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#### Standard Deviation and P99

Basic Fact about Standard Deviation that drives P99. Standard deviation of hour by hour cannot be added to get standard deviation of monthly Standard deviation of monthly cannot be used to compute standard deviation of hourly That’s why you use mean squared error. That’s what portfolio theory is all about. The little example below shows that 80% below the P50 is a P99 if the standard deviation is about 10%.

The graph below shows the P99 for a month versus the P99 for a year with the month by month capacity factor for Denmark. As expected the monthly variation is much more. This is explained in the video above.

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The screenshot below illustrates shape curves using the capacity factor from the Denmark case study. Different shape curves are made for each hour using the AVERAGEIF function.

Basic Fact about Standard Deviation that drives P99. Standard deviation of hour by hour cannot be added to get standard deviation of monthly Standard deviation of monthly cannot be used to compute standard deviation of hourly úThat’s why you use mean squared error úThat’s what portfolio theory is all about.

§Reduce the capacity factor and then compare the shaped capacity factor to the actual capacity factor. §Two cases úIf the actual capacity factor is greater than the shaped capacity factor, then sell in the merchant market úThe sales for 1 MW is the surplus capacity factor multiplied by the merchant price (this does not account for basis difference) úIf the actual capacity factor is less than the shaped capacity factor, then buy from the merchant market úOnce have the data by hour, sum the data over all of the hours for the year.

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**Excel File for Treasury Analysis with Daily Analysis of Accounts Receivable and Borrowing with Loans**

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## Analysis of Merchant Value of Wind and Natural Gas

In the slides I discuss the classic problem of merchant price and the over-capacity of natural gas in many markets. But Wind and solar make their money from the total price rather than the margin on the gas price. This is illustrated by the formulas below. The screenshot shows hour by hour values for a wind and gas plant.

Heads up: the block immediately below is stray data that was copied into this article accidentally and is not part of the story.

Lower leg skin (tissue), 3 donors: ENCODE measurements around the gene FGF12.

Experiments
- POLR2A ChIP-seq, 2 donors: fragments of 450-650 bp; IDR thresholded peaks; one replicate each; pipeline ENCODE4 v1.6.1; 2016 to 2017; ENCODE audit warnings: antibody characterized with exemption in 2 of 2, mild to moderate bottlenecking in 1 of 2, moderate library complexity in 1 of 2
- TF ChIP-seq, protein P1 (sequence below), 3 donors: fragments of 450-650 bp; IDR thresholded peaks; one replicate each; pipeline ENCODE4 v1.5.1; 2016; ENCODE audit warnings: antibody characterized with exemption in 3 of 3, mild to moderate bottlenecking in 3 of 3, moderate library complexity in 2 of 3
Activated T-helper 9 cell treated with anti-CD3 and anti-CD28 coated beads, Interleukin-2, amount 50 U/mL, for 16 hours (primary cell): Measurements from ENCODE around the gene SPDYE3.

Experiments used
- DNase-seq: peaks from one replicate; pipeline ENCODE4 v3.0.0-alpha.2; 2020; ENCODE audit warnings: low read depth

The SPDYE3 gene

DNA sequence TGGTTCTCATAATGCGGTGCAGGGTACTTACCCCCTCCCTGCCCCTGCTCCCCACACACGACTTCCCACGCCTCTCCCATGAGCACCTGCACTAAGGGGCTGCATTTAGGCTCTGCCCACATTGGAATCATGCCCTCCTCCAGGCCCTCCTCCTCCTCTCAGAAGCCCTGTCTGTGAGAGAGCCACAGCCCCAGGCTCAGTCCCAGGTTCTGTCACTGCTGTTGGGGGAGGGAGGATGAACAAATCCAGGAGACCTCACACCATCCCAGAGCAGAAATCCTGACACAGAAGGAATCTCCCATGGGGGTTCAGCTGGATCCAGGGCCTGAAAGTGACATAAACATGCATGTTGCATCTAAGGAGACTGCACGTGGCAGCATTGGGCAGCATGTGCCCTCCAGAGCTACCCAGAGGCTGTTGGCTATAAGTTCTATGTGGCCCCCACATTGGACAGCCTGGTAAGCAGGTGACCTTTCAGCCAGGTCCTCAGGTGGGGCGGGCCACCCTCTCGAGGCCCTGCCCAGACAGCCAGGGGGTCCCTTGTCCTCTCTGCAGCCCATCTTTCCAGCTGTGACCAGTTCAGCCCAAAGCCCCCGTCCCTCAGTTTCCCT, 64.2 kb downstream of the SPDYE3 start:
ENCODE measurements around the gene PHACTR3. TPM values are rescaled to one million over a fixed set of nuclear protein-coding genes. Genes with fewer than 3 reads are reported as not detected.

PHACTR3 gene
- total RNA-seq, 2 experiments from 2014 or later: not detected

Value of Merchant – Look backwards instead of forward. For 1 MW of Wind or Solar. In each hour, capacity factor x Euro/MWH = Profit/MWH. Sum across all hours of year = Profit/MW-year.Can compare to fixed cost per MW-year úFor 1 MW of Natural Gas. If dispatched profit = Euro/MWH – Euro/MMBTU x MMBTU/MWH). If not dispatched, zero

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## Making Flexible Graphs

I hope the power point slides and the discussion has shown the importance of making different graphs and presentations. Sometimes you can see things with a daily graph, sometimes hourly over a day, month or year, sometimes things are more clear with a monthly graph. The video below and the screenshot illustrate how to make you graphs flexible so you can do the analysis. Please note that without the ability to download data by yourself, you cannot do any of this. That is why I am so obsessed about getting the data yourself.

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The video below introduces some of the issues covered in the first set of slides on general merchant power, electricity economics and corporate PPAs

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The files below contain exercise files for short-run and long-run marginal cost